The debate about what is the true “fuel” of modern business is now over. The world’s largest oil company, Aramco, failed to drum up any international interest in its planned IPO last week. Not so for the world’s largest online retailer. And, we don’t mean Amazon. Despite plenty of shocking headlines about China in recent days, it would appear the world’s investors will park their social consciences if a tech-fueled business rolls into IPO town.

Alibaba is the Chinese e-commerce giant that outsells Amazon by a factor of three times in terms of merchandise value and is listing its shares in Hong Kong this week. Yes, Hong Kong. Local elections may have delivered a bloody nose to Beijing-aligned candidates this week and blown up the party line that “the silent majority” was against the long-running protests against mainland political interference. However, Alibaba and its lucky stock code “9988” has provided some positive news for the Politburo. Investors have snapped up almost $13 billion worth of shares sending the stock price up more than 6% and delivering a vote of commercial confidence in Hong Kong. Alibaba’s success will be cheered in Beijing. Probably less so in the Chinese region of Xinjiang.

Xinjiang is home to 11 million Uighurs of the Islamic faith. The persecution of this minority by Chinese authorities is not a new story and has been consistently denied by Beijing spokespersons. However, in recent days we have witnessed an all too rare media occurrence. Multiple international news broadcasters and publishers have given over top billing and front-page headlines to a remarkable expose which has generated its own “handle”, The China Cables.

The cables are actually leaked documents given to the International Consortium of Investigative Journalists (ICIJ) and shared with seventeen media organisations including the BBC, the Guardian and Irish Times. The documents are a damning account of deliberative Chinese attempts to intimidate and oppress the Uighurs. The numbers are staggering as a complex of mass detention camps house up to 1 million prisoners without charge or trial. The ugly truth revealed is, per the Irish Times, “the largest incarceration of a minority since the Holocaust”.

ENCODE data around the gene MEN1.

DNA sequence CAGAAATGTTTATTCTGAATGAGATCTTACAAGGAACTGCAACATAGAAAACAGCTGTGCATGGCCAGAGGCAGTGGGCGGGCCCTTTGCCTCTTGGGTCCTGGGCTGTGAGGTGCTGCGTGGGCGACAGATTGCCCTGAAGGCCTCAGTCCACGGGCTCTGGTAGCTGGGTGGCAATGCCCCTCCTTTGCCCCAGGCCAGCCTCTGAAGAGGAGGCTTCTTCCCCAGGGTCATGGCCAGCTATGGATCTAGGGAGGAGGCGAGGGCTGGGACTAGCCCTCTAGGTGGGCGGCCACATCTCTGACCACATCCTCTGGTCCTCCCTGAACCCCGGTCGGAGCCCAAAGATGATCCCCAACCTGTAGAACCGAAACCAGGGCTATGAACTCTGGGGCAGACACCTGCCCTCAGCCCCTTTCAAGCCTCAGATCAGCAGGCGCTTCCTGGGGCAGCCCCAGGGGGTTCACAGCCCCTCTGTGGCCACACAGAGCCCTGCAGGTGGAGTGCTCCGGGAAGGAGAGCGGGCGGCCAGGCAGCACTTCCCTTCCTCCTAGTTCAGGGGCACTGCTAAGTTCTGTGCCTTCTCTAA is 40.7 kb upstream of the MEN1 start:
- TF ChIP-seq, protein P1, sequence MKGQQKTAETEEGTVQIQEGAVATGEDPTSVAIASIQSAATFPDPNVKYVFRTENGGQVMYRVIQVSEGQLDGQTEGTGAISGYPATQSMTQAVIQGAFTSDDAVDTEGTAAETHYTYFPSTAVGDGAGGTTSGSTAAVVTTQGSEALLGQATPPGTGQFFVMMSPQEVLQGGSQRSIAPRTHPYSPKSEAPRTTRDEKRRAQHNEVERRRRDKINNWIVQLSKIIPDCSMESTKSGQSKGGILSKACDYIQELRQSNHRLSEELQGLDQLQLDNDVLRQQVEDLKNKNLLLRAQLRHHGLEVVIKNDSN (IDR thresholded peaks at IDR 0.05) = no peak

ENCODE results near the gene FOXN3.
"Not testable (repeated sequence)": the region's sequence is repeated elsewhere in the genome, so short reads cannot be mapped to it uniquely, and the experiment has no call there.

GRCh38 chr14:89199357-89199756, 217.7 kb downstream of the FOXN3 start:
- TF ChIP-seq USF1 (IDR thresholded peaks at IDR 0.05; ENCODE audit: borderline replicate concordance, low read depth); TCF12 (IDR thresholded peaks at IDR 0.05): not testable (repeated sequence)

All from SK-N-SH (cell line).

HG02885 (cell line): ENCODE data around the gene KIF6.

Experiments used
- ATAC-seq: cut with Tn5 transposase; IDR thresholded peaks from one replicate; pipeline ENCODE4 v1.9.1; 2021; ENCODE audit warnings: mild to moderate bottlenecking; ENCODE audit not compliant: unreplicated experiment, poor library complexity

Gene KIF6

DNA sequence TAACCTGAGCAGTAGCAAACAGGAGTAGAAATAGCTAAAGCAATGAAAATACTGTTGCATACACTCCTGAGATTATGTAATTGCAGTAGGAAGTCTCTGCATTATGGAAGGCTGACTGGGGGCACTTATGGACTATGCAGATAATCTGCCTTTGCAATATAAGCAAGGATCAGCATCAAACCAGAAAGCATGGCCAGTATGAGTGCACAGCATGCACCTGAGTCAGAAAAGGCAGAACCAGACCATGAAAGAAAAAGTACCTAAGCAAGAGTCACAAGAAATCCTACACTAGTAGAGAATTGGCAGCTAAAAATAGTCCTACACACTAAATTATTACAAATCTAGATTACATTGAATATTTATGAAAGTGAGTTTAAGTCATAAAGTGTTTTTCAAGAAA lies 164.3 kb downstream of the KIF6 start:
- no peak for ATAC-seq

The leaked documents further detail the monitoring of mobile phone apps usage by Uighurs and behavioural flags prompting investigation and likely “re-education” in internment camps. In fact, China is well on its way to compiling a massive database to assist surveillance of its entire population and ultimately deliver “predictive policing” based on a social scoring system. Seventy-five years on, Auschwitz meets Alibaba. We are faced with the uncomfortable prospect of technology, the internet, which has brought the world closer together now being used as a weapon, forcing communities and nations to put up barriers. Indeed, China itself already employs a “Great Firewall” to control information received by its citizens. It would seem our fears are shared at the very highest levels of the planet’s most important sovereign community, the UN.